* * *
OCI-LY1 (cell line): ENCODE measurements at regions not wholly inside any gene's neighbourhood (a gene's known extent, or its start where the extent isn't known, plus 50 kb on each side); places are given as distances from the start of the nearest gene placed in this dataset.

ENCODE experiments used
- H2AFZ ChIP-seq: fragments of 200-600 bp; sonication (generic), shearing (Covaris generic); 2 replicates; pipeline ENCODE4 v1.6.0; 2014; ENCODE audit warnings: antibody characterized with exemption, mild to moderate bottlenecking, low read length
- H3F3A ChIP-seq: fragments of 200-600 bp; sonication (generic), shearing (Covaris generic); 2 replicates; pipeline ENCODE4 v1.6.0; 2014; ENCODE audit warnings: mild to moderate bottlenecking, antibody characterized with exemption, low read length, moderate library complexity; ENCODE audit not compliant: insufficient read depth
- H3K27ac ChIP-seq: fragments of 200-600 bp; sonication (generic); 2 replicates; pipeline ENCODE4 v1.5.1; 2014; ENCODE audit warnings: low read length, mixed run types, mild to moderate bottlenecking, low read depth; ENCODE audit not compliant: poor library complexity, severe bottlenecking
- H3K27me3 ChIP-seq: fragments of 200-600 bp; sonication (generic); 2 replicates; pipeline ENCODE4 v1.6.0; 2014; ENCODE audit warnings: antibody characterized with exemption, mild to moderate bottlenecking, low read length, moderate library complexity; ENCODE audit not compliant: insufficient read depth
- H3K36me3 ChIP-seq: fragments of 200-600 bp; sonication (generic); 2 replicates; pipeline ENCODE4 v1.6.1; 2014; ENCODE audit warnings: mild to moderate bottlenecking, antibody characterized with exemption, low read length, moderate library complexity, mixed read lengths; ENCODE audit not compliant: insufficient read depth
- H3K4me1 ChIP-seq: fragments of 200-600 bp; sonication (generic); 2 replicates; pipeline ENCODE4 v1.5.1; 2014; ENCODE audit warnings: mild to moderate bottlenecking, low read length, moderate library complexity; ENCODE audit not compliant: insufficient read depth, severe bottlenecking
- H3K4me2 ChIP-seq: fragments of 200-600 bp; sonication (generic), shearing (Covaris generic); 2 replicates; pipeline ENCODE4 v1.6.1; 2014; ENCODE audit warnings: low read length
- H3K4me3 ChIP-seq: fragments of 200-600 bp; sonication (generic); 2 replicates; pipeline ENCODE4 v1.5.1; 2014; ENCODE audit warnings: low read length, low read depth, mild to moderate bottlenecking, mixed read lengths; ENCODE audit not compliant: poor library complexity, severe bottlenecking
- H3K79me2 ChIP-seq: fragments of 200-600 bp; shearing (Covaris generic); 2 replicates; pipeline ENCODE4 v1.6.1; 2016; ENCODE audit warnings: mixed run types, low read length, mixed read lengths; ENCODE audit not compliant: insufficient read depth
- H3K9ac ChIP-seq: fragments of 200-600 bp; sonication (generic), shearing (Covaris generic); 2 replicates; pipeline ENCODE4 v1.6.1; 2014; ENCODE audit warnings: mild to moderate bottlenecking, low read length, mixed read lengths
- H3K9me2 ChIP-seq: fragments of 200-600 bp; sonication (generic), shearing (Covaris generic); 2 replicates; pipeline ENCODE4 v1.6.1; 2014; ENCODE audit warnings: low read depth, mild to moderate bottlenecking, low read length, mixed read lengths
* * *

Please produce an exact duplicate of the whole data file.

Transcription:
OCI-LY1 (cell line): ENCODE measurements at regions not wholly inside any gene's neighbourhood (a gene's known extent, or its start where the extent isn't known, plus 50 kb on each side); places are given as distances from the start of the nearest gene placed in this dataset.

ENCODE experiments used
- H2AFZ ChIP-seq: fragments of 200-600 bp; sonication (generic), shearing (Covaris generic); 2 replicates; pipeline ENCODE4 v1.6.0; 2014; ENCODE audit warnings: antibody characterized with exemption, mild to moderate bottlenecking, low read length
- H3F3A ChIP-seq: fragments of 200-600 bp; sonication (generic), shearing (Covaris generic); 2 replicates; pipeline ENCODE4 v1.6.0; 2014; ENCODE audit warnings: mild to moderate bottlenecking, antibody characterized with exemption, low read length, moderate library complexity; ENCODE audit not compliant: insufficient read depth
- H3K27ac ChIP-seq: fragments of 200-600 bp; sonication (generic); 2 replicates; pipeline ENCODE4 v1.5.1; 2014; ENCODE audit warnings: low read length, mixed run types, mild to moderate bottlenecking, low read depth; ENCODE audit not compliant: poor library complexity, severe bottlenecking
- H3K27me3 ChIP-seq: fragments of 200-600 bp; sonication (generic); 2 replicates; pipeline ENCODE4 v1.6.0; 2014; ENCODE audit warnings: antibody characterized with exemption, mild to moderate bottlenecking, low read length, moderate library complexity; ENCODE audit not compliant: insufficient read depth
- H3K36me3 ChIP-seq: fragments of 200-600 bp; sonication (generic); 2 replicates; pipeline ENCODE4 v1.6.1; 2014; ENCODE audit warnings: mild to moderate bottlenecking, antibody characterized with exemption, low read length, moderate library complexity, mixed read lengths; ENCODE audit not compliant: insufficient read depth
- H3K4me1 ChIP-seq: fragments of 200-600 bp; sonication (generic); 2 replicates; pipeline ENCODE4 v1.5.1; 2014; ENCODE audit warnings: mild to moderate bottlenecking, low read length, moderate library complexity; ENCODE audit not compliant: insufficient read depth, severe bottlenecking
- H3K4me2 ChIP-seq: fragments of 200-600 bp; sonication (generic), shearing (Covaris generic); 2 replicates; pipeline ENCODE4 v1.6.1; 2014; ENCODE audit warnings: low read length
- H3K4me3 ChIP-seq: fragments of 200-600 bp; sonication (generic); 2 replicates; pipeline ENCODE4 v1.5.1; 2014; ENCODE audit warnings: low read length, low read depth, mild to moderate bottlenecking, mixed read lengths; ENCODE audit not compliant: poor library complexity, severe bottlenecking
- H3K79me2 ChIP-seq: fragments of 200-600 bp; shearing (Covaris generic); 2 replicates; pipeline ENCODE4 v1.6.1; 2016; ENCODE audit warnings: mixed run types, low read length, mixed read lengths; ENCODE audit not compliant: insufficient read depth
- H3K9ac ChIP-seq: fragments of 200-600 bp; sonication (generic), shearing (Covaris generic); 2 replicates; pipeline ENCODE4 v1.6.1; 2014; ENCODE audit warnings: mild to moderate bottlenecking, low read length, mixed read lengths
- H3K9me2 ChIP-seq: fragments of 200-600 bp; sonication (generic), shearing (Covaris generic); 2 replicates; pipeline ENCODE4 v1.6.1; 2014; ENCODE audit warnings: low read depth, mild to moderate bottlenecking, low read length, mixed read lengths